Convicted doyenne of Bakwena royal family and President of the Customary Court of Appeal, Kgosikwena Sebele, cut a sorry figure Monday morning as he jumped into the back of a police van to join other criminals.
Clad in his trade mark white safari shirt complete with the Zion Christian Church badge pinned close to his heart, Sebele picked his place at the back of the white police van which sped off to the Molepolole prison where Sebele would spend the next two nights in a wire mesh cage awaiting his sentence.
Sebele was last week convicted of stock theft. Tribesmen who had thronged the Molepolole Magistrates Court left the courtroom disappointed after Magistrate Basupi postponed Sebele’s sentencing to Wednesday.
Magistrate Basupi postponed sentencing to Wednesday, saying he had to attend to a meeting at the Village Magistrates Courts on Monday afternoon, and would then attend the opening of the legal year in Lobatse on Tuesday.
The Bakwena tribesmen, who had loitered around the church compound in anticipation, were disappointed when, after adjourning the court for lunch with the promise that he will pass judgment when it reconvenes, Magistrate Basupi decided to postpone sentencing to Wednesday.
“I wish the magistrate had passed judgment. I had asked for a day off so that I can attend this court case, unfortunately I will not be able to attend on Wednesday,” said an elderly tribesman, who also revealed that he has been religiously following the trial. He also said that the magistrate was wrong and unfair to Sebele by dragging the case out for too long.
“This is an elderly man and a senior member of the royal family. He has been suffering for too long, and the magistrate should just be respectful and tell him his fate,” he said.
But his sentiments were not shared by another tribesman who had also attended the royal hearing. He felt that Sebele’s continued incarceration is well deserved as he is getting his come-uppance, especially as he has always been a pompous person who had no respect for others.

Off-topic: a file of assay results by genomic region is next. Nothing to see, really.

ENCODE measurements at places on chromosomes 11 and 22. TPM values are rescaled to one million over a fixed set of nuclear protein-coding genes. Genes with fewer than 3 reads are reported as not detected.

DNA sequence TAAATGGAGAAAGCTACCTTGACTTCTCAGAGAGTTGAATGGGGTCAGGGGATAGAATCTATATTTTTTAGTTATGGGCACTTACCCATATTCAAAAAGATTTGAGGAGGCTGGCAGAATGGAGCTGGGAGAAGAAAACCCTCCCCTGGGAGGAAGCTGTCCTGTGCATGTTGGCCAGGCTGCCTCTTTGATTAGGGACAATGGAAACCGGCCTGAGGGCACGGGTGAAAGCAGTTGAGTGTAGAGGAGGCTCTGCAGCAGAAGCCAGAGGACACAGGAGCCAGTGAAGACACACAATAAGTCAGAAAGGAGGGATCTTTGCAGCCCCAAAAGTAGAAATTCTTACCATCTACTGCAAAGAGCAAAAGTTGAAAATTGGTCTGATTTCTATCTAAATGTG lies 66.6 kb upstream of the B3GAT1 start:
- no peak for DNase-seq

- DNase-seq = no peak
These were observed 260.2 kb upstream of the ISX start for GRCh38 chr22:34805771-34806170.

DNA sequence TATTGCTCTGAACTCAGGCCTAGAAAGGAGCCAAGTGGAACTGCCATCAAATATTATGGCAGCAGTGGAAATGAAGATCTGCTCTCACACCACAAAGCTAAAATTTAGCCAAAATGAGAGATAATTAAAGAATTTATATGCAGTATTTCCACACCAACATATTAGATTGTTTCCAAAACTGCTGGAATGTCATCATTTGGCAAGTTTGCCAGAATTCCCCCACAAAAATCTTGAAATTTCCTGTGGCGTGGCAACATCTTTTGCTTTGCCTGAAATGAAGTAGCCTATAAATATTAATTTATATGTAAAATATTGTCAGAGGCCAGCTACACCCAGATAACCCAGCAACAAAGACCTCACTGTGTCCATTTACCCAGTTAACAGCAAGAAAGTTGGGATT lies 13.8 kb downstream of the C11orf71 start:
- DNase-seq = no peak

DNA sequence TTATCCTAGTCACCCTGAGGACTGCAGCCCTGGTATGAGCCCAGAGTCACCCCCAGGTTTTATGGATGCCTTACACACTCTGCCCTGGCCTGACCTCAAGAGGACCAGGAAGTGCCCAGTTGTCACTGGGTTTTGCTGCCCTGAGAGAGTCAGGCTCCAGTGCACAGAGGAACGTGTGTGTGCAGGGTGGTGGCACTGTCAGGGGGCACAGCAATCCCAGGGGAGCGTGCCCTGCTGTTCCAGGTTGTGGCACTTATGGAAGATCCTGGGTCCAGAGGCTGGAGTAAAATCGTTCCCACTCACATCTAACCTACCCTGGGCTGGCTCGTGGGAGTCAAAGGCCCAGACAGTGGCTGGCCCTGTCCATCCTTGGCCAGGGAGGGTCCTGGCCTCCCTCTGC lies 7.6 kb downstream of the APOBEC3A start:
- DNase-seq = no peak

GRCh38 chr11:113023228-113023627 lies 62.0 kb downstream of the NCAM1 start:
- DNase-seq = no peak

“I really hope that he gets the full sentence. He must be punished for his crimes and serve time just like everyone else. I will definitely be here on Wednesday to experience his sentencing first hand,” he said.
Both men refused to give their names, saying that they do not want to be persecuted by Sebele’s detractors and supporters.
Perhaps the two men’s contrasting opinions are a true reflection of Sebele’s interactions with the Bakwena. While some people love him dearly, he is equally hated and deplored as a pompous person by others.
Kgosi Sebele cut a pitiful and frail figure in the court room, clad in a white safari shirt and black trousers. With a Zion Christian Church badge pinned to his chest, he kept giving furtive waves to his supporters and reassuring them that all will be well.
When asked what he had to say about the adjournment, he could only whisper, “I have nothing to say.”
This was the complete opposite of the outspoken man who, in his hey days, would have given the magistrate a tongue lashing for delaying justice and effectively disrespecting a senior tribesman. In the end, he was whisked away by uniformed prison wardens and police men.
Before that Sebele’s lawyer Shame Taimu had pleaded with the magistrate to consider Sebele’s efforts in national development. He said that Sebele is a trained teacher who has served this country well, as he was instrumental in the formation of the Botswana Local Police and the Customary Court of Appeal. He also said that Sebele is an elderly man who also cares for his sickly sister and thus does not deserve a custodial sentence.